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Thread: RFP and RFQ procedures

  1. #1
    Cyburbian ssc's avatar
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    Sep 2005
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    New York's beautiful Hudson Valley
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    When the city I work for received bids for a particular project, those bids are opened and read out loud in public at a specified time and place as per both city and state procurement law. However, when we issue an RFP or RFQ for professional services the proposals or qualifications packages are simply stamped with the date received and once the deadline for submission has passed the proposals or quals are reviewed by a committee and scored.

    But now some elected officials want to require that proposals or qualifications be opened and read in a public place at a specified time and date as is the case with bids. I am not exactly sure what they feel should be read aloud since, unlike bids received for a public works project, professional services are exempt from the low-bid requirement even if the proposals do include a cost. Soooo - are there any municipalities out there that do have a process for the public opening and reading of RFPs or RFQs? If so, how does it work?

    Addendum: I would be interested in knowing other municipalities' process for reviewing and selecting consultants to provide professional services in general. Thanks!

  2. #2
    Cyburbian Cardinal's avatar
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    The RFP/RFQ process is inherently different than the bid process. As you note, and RFP may be very long. Reading them could take hours. In a bid process the key selection criteria is price, once the bidder is deemed qualified. In the RFP/RFQ process there are numerous critreia, including the respondant's qualifications, approach, deliverables, etc., which will vary from proposal to proposal. It is not simply a matter of looking to see who provided the lowest price. Most places distribute the proposals to the review committee once the deadline is reached, and then the review committee discusses them to select the best fit.
    Anyone want to adopt a dog?

  3. #3
    When I worked in the public sector, all professional service bids were opened and documented by the Purchasing Department. At that point, it became a matter of public record so it could be requested by the public or interested party. If you don't have a Purchasing Department, you might still have a Purchasing Agent who could do the same.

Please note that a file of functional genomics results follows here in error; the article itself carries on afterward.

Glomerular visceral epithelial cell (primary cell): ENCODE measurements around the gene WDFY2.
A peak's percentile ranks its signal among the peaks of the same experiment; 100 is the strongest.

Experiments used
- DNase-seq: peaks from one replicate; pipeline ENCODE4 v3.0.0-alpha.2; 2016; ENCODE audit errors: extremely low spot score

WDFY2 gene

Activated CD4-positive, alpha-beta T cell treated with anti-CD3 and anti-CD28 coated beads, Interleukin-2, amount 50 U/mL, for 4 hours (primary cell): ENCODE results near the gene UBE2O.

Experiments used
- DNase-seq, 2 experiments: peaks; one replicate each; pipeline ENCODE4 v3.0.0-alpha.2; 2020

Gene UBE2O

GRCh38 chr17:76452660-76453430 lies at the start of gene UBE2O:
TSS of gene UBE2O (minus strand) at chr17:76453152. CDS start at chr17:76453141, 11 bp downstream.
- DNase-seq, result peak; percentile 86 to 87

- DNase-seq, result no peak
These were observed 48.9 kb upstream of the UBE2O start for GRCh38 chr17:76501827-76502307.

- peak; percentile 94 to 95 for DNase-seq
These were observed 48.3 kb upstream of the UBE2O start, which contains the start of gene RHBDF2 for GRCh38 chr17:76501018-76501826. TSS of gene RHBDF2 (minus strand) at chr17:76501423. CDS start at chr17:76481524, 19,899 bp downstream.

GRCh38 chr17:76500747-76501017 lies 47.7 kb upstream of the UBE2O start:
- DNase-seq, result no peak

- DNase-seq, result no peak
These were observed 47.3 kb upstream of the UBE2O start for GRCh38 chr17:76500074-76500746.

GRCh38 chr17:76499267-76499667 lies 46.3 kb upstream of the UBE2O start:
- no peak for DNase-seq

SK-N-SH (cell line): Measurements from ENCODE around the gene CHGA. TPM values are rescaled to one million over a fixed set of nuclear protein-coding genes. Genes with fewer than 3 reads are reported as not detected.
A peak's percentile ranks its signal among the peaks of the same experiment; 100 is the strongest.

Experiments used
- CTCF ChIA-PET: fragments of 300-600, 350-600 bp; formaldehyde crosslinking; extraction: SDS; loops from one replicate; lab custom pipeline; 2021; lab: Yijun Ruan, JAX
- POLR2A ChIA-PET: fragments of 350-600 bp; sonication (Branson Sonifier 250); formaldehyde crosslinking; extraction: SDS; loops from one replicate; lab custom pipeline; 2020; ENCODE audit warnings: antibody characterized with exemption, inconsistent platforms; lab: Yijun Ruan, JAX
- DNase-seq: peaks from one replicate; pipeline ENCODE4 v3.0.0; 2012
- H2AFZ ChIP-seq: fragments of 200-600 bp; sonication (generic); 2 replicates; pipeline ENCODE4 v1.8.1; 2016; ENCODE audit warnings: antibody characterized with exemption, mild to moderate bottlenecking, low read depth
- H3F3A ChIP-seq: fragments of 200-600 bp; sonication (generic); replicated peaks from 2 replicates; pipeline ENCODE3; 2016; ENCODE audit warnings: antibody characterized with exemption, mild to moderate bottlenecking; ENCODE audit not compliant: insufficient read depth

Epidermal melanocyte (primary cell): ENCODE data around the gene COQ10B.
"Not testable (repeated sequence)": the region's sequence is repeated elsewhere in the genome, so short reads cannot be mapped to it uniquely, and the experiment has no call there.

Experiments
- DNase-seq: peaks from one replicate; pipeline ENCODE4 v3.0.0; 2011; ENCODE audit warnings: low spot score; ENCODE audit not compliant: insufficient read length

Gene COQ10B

As noted, at least in my state too, professional service bids are not required to be the low bid, but the cost proposal could still be factored in to scoring. In each case, we had to draft a memorandum to Purchasing as to why we selected who we did. It did come under particular scrutiny if we did not choose the lowest bid, particularly a much lower bid, but we never had a problem explaining why we chose a higher cost proposal over a lower one.

    I've also dealt with agencies who had the cost proposal sealed separately from the technical proposal and only opened until the winning bid had been selected. In those instances, cost was not a factor in scoring.

  4. #4
    Cyburbian ssc's avatar
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    Thanks Cardinal and FocusedOnFreight, you both confirmed what I was sure I knew up until I was questioned by the council. If they do insist on public opening and reading of proposals, I guess I will be able to log lots of comp time since it will take hours to read out a dozen or so proposals!

  5. #5
    Cyburbian mike gurnee's avatar
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    Feb 1998
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    Greensburg, Kansas
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    Do it once. Make certain that those elected officials are invited. Announce the time of reading as, say 4:00pm to 3:00am. And, as with monetary bids, a person from purchasing needs to be there as witness. As NO ONE will show up, you can shut it down after 15 minutes. Or chat on and on about the pretty pictures. Mention repeatedly about the government waste ... of your time.

    Clearly your officials do not understand the RFP process. I hope you can teach them.

  6. #6
    Quote Originally posted by ssc View post
    Thanks Cardinal and FocusedOnFreight, you both confirmed what I was sure I knew up until I was questioned by the council. If they do insist on public opening and reading of proposals, I guess I will be able to log lots of comp time since it will take hours to read out a dozen or so proposals!
    It shouldn't really take that long. You might want to confer with your purchasing agent what you are required to read. From what I recall, all that needs to be read into record is the name of the firm, their location, and the bid. You shouldn't have to read the entire proposal.

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